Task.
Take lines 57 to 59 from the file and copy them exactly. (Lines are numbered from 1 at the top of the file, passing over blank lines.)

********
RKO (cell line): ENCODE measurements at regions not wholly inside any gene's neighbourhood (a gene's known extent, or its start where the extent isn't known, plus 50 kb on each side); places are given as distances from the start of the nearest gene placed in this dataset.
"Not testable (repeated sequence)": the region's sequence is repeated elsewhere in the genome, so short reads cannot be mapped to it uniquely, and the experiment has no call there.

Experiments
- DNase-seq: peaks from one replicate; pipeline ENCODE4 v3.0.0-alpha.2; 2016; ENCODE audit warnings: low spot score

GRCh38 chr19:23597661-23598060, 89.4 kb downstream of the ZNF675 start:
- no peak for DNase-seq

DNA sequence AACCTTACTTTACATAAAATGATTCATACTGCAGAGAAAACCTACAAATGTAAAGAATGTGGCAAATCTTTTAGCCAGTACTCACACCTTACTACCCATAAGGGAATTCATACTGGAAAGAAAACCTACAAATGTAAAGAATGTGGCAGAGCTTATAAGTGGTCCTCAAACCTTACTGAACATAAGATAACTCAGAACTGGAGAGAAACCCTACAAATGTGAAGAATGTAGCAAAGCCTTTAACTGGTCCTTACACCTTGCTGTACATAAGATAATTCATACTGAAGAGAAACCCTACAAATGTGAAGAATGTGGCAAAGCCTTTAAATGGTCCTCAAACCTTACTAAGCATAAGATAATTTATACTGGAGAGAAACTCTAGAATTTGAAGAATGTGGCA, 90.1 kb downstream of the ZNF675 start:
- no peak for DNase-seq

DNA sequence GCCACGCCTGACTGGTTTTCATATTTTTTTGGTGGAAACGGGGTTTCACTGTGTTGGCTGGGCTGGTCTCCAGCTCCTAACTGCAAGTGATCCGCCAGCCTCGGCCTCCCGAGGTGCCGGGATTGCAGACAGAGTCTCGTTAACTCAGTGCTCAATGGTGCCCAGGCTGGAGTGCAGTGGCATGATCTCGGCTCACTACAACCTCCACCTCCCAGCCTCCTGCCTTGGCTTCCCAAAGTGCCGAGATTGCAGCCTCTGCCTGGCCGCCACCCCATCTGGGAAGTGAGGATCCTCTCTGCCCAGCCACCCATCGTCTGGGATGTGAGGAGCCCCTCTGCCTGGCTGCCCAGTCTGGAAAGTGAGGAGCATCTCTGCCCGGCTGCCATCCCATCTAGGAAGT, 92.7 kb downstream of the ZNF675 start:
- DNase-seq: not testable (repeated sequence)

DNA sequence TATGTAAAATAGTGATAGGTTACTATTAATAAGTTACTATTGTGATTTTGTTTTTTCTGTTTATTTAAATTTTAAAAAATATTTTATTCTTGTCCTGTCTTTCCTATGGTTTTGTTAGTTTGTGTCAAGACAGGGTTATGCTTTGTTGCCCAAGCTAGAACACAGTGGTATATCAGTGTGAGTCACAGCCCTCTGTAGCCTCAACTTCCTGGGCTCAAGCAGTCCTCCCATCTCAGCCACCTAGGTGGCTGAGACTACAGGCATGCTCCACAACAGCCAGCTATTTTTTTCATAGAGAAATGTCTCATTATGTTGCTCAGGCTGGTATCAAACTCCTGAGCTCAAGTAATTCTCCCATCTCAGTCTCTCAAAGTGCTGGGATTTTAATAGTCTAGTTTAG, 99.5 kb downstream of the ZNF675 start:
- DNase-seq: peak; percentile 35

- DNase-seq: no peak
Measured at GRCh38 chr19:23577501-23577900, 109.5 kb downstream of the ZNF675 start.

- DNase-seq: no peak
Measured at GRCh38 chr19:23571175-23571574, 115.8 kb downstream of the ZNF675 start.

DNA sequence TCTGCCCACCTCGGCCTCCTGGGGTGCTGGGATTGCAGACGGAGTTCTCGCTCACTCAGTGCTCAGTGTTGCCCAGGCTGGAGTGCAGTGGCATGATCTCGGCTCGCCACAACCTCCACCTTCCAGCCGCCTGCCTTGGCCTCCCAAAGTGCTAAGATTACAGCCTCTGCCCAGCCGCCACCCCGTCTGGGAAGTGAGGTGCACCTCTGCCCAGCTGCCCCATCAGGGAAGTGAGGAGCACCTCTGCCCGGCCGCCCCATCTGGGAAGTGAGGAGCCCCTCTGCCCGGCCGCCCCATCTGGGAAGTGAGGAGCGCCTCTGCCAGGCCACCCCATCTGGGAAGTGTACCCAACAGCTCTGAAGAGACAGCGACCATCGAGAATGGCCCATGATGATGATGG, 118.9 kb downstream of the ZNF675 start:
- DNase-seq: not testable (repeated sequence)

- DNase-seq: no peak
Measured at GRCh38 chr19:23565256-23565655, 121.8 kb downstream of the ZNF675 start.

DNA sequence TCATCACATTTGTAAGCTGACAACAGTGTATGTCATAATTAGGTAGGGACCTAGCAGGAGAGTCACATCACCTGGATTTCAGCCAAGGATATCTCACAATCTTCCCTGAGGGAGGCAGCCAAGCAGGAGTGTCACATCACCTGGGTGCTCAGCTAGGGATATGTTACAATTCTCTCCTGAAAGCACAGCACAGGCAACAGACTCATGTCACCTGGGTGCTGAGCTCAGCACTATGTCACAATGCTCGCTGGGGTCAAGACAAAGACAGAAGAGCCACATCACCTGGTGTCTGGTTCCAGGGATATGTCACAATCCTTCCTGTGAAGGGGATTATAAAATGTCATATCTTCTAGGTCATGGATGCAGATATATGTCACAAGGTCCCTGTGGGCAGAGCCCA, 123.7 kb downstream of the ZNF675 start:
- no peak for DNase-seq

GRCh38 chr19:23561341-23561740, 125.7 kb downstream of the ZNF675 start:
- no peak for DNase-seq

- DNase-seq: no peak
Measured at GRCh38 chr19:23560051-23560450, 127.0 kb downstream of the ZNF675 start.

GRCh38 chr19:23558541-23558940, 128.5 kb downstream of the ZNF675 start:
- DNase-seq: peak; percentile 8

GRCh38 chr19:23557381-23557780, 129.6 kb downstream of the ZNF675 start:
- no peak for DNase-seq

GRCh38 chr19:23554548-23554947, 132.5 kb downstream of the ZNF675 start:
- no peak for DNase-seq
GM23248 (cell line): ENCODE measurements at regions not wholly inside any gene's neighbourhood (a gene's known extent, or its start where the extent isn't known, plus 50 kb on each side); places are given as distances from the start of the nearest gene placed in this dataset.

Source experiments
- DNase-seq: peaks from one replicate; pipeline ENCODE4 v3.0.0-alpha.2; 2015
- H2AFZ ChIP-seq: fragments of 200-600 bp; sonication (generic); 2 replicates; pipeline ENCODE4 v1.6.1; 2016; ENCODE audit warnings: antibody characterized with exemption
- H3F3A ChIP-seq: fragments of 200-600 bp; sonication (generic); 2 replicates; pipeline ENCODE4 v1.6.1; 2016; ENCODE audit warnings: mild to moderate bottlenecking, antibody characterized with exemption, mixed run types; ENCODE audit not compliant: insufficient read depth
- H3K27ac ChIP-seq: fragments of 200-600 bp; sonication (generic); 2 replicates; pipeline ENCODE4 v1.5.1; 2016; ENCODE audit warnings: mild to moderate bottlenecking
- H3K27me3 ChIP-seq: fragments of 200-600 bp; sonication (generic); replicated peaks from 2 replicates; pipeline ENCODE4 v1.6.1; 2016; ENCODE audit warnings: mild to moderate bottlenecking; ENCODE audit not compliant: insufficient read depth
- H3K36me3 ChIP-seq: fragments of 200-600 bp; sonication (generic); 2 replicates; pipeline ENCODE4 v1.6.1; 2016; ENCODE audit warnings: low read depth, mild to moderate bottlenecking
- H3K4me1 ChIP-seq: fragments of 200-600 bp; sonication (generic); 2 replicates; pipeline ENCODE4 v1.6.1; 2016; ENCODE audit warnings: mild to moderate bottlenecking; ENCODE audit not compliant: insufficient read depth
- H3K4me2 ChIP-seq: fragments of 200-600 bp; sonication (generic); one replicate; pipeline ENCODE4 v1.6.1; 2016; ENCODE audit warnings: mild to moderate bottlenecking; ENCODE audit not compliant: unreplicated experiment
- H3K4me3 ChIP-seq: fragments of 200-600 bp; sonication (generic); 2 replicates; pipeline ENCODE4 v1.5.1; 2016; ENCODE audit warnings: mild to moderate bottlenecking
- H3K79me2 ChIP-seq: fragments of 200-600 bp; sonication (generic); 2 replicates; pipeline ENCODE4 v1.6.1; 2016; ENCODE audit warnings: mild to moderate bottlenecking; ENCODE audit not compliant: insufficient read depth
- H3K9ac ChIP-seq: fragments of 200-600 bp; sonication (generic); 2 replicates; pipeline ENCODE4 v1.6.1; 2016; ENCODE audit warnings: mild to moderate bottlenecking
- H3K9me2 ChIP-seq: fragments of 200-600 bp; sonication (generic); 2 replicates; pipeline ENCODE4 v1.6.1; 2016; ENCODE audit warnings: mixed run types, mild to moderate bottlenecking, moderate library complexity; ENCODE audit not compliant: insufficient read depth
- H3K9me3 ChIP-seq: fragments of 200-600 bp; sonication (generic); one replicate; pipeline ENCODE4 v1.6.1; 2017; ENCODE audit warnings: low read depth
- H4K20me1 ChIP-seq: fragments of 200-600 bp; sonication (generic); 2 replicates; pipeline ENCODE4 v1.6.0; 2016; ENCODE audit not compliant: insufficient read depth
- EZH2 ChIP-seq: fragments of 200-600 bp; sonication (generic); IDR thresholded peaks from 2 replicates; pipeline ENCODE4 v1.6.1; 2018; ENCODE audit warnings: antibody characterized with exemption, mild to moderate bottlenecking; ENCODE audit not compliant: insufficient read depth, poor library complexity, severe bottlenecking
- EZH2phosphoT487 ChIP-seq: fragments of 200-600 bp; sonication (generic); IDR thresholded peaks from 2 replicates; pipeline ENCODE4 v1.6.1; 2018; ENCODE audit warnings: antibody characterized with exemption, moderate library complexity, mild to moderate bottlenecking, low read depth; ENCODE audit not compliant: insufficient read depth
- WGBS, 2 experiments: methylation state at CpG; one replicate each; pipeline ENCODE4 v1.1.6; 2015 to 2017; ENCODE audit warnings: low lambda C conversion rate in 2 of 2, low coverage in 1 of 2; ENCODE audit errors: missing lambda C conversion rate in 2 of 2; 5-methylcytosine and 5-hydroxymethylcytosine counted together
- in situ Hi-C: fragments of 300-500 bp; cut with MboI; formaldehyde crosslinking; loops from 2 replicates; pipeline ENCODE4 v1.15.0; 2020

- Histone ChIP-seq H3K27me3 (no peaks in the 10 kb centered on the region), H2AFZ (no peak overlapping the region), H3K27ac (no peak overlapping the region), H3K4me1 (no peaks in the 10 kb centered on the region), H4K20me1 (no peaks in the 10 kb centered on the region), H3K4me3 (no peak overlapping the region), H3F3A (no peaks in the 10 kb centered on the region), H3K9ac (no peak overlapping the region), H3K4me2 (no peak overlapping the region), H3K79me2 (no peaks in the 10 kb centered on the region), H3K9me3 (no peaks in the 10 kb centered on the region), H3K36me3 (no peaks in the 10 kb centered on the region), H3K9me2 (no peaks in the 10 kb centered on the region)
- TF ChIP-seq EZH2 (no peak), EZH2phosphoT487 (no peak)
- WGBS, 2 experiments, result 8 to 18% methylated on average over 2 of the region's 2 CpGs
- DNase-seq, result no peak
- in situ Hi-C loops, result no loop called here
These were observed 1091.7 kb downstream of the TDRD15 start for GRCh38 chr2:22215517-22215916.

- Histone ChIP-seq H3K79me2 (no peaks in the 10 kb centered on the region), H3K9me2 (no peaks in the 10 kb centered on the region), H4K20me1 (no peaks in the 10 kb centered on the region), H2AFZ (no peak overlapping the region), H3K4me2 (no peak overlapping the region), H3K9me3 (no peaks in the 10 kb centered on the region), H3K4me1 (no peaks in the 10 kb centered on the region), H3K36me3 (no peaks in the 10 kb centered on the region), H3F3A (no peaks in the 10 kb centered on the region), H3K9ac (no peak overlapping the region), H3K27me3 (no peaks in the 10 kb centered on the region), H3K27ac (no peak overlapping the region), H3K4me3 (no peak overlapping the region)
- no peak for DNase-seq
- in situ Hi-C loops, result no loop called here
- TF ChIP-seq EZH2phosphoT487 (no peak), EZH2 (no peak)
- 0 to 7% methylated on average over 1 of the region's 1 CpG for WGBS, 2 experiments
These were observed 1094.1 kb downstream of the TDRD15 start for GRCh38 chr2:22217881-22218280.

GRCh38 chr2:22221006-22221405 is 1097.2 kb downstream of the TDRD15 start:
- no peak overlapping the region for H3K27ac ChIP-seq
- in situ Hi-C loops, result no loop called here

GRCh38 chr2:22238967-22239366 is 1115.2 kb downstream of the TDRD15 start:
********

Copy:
- in situ Hi-C loops, result no loop called here
These were observed 1091.7 kb downstream of the TDRD15 start for GRCh38 chr2:22215517-22215916.

- Histone ChIP-seq H3K79me2 (no peaks in the 10 kb centered on the region), H3K9me2 (no peaks in the 10 kb centered on the region), H4K20me1 (no peaks in the 10 kb centered on the region), H2AFZ (no peak overlapping the region), H3K4me2 (no peak overlapping the region), H3K9me3 (no peaks in the 10 kb centered on the region), H3K4me1 (no peaks in the 10 kb centered on the region), H3K36me3 (no peaks in the 10 kb centered on the region), H3F3A (no peaks in the 10 kb centered on the region), H3K9ac (no peak overlapping the region), H3K27me3 (no peaks in the 10 kb centered on the region), H3K27ac (no peak overlapping the region), H3K4me3 (no peak overlapping the region)